Live to Inspire: Matt Grones ‘89
July 31, 2012
From Hospital to Art Studio: An alumnus finds his calling
After over 18 years of working in medical centers and ancillary services, TLU alum Matt Grones decided to trade in the hospital for an art studio. When Grones left the South Austin Surgical Center in 2010 to pursue the art of stained glass making, he admits there was some skepticism. However, the desire to meet more than just financial needs led him to taking a chance most people would not. He now encourages those thinking about transitioning into a new vocation to be courageous when chasing a dream. “When you do that and you know where you’re supposed to be, it’s wonderful,” he says. “To be able to know you’re in the right place doing the right thing adds years to your life and life to your years.”
When Matt Grones left his job as the CEO of the South Austin Surgical Center to pursue the art of stained glass making, he was skeptical. However, after an auspicious meeting with Jack Whitworth, owner of Whitworth Stained Glass, and the desire to meet more than just financial needs, Grones took a chance most people would not.
Grones graduated from Texas Lutheran University in 1989 and went on to pursue a master’s in healthcare administration. After more than 18 years of working in hospitals and ancillary services, Grones decided to trade in the hospital for an art studio. What started as an interest in the business of stained glass has blossomed into a friendship and professional relationship that have helped Grones find his true calling.
“Although healthcare administration was financially fulfilling, it was not meeting many of my family, emotional and social needs,” Grones said. “Initially there was some skepticism about my desire to leave a career that not only provided for my family, but offered advancement opportunities; but my family has been supportive, allowing me to take this unique fork in the road. Having the support from your family is paramount to achieving success with any new venture.”
His days are now spent working alongside Whitworth, former president of The Stained Glass Association of America, learning the intricate craft of stained glass making. Most recently, the two have begun restoring several church windows that were originally built in 1905. Comprised of over 300 individual pieces of glass in 20 sections, one window takes around 60 hours to complete. Each section of glass is cut and soldered together one at a time.
The process is complex and patience is essential. When you have someone as skillful as Whitworth as your mentor, Grones says, you feel so fortunate to learn such leadership and wisdom. Whitworth said Grones brings something special to their work.
“It’s been very rewarding to teach Matt,” he said. “After 40 years in this business and over 200 classes, Matt brings almost an introspective feel to things. I think how he was brought up and his strong work ethic has made him successful. The biggest part is gaining confidence when working with the glass and respecting it. Matt is certainly learning both of those ideas.”
With projects ranging from restaurants and churches to special requests from individual clients, Whitworth’s expanding studio shows the demand for this timeless trade. Whitworth’s wife Cindy, a self-taught artist, is the chief designer. Her ornate sketches are the foundation for transferring images to the glass. She says while many people are interested in stained glass, most do not take it further than a hobby.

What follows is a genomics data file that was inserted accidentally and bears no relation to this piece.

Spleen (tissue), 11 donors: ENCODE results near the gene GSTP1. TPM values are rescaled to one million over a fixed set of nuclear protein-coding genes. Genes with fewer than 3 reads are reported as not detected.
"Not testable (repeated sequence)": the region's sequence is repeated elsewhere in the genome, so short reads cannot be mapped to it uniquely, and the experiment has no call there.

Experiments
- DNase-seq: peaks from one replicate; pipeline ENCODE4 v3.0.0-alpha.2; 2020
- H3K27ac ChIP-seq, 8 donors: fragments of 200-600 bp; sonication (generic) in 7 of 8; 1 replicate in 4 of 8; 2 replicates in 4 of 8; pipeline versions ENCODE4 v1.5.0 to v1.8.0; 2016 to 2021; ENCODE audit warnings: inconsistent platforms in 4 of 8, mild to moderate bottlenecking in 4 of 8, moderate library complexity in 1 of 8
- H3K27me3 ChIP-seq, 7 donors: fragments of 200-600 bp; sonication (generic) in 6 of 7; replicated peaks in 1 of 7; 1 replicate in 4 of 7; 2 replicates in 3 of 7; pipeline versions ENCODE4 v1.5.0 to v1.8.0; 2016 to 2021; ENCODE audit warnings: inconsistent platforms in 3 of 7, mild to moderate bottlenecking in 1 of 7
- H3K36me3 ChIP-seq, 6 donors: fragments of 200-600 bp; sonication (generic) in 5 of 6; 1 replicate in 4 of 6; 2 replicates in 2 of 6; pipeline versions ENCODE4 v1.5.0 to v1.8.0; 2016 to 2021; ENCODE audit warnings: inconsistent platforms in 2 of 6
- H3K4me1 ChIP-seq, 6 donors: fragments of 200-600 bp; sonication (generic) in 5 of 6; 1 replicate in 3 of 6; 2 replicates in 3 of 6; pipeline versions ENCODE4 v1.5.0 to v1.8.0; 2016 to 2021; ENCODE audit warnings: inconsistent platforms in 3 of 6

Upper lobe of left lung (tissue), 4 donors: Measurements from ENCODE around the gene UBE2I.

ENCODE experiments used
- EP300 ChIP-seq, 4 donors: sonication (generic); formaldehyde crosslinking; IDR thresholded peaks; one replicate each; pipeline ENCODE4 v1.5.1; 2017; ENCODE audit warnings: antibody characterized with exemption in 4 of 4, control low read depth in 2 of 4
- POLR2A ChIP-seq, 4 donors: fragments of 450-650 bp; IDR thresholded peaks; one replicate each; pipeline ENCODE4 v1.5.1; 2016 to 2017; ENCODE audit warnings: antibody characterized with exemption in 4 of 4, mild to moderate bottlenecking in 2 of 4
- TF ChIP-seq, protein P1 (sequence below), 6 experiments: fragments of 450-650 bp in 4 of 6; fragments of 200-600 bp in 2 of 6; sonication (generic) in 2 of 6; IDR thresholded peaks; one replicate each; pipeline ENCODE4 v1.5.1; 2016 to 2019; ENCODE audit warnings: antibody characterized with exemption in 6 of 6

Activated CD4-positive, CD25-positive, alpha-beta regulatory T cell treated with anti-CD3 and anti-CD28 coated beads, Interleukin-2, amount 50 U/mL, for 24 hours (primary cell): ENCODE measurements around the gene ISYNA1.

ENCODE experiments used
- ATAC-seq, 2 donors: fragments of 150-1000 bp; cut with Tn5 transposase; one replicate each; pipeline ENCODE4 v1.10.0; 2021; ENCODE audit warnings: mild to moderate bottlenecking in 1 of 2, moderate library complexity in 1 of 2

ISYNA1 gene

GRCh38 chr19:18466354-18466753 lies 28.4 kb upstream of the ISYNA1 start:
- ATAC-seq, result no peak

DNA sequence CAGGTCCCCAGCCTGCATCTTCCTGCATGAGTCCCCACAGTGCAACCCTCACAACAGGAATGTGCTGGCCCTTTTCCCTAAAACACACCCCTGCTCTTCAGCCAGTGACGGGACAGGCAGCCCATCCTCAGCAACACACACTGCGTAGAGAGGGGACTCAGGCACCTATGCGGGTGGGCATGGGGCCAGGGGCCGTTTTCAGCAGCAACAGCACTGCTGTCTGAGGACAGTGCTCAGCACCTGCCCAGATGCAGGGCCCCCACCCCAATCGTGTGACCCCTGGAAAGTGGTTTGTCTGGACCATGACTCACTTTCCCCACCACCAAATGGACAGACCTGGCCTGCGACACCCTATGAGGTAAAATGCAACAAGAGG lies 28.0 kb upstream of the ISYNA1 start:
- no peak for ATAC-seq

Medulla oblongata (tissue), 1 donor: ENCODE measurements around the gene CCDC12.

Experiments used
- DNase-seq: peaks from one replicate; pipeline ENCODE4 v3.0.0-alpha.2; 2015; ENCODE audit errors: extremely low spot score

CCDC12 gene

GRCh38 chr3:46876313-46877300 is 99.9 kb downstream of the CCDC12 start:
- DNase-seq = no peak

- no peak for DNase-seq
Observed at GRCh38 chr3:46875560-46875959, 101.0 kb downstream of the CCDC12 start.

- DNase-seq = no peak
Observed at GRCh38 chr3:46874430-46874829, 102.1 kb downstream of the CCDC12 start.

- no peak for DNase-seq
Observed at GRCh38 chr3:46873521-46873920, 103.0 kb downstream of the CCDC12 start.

“Matt has the patience,” she said. “It’s always great to teach somebody the art and get them excited about it. There are certainly a lot of hobbyists, but when they see how time consuming it really is, they just become collectors. It’s obvious Matt really enjoys it and it’s more than a hobby.”
Much like Grones, Jack Whitworth was in an entirely different field when he decided to make his hobby of stained glass into a new career. With a bachelor’s degree in business and a master’s in systems management, Whitworth says he never imagined 40 years ago that he’d be a full-time stained glass maker.
“It was a hobby that got out of control,” he jokes. “But I’ve always felt that stained glass speaks to people and the windows tell stories. The beginnings of stained glass were actually to help those who couldn’t read understand the stories of the Bible. The windows can be powerful and when you see a client moved to tears because of something you’ve created, that’s truly rewarding.”
Preserving the art of stained glass is also at the forefront of their work. Whitworth and Grones hope to launch Texas Stained Glass, a separate venture focusing on pieces featuring the state flag and other Lone Star-themed items.
Grones says stained glass can be rich in both beauty and meaning, and that he and Whitworth will continue to work with clients to create their story while simultaneously blending their own styles. He hopes to pass on everything Whitworth has taught him to others in the future.
He encourages others who are thinking about making a transition into a new vocation to be courageous and to not be afraid of chasing a dream. Grones says sometimes, you need to take that one risk and trust your gut feeling.
“When you do that and you know where you’re supposed to be, it’s wonderful,” Grones said. “To be able to know you’re in the right place doing the right thing adds years to your life and life to your years.”
Whitworth Stained Glass is located at 104 Melody Lane in New Braunfels, Texas. For more inquiries, please call 830-214-3370.
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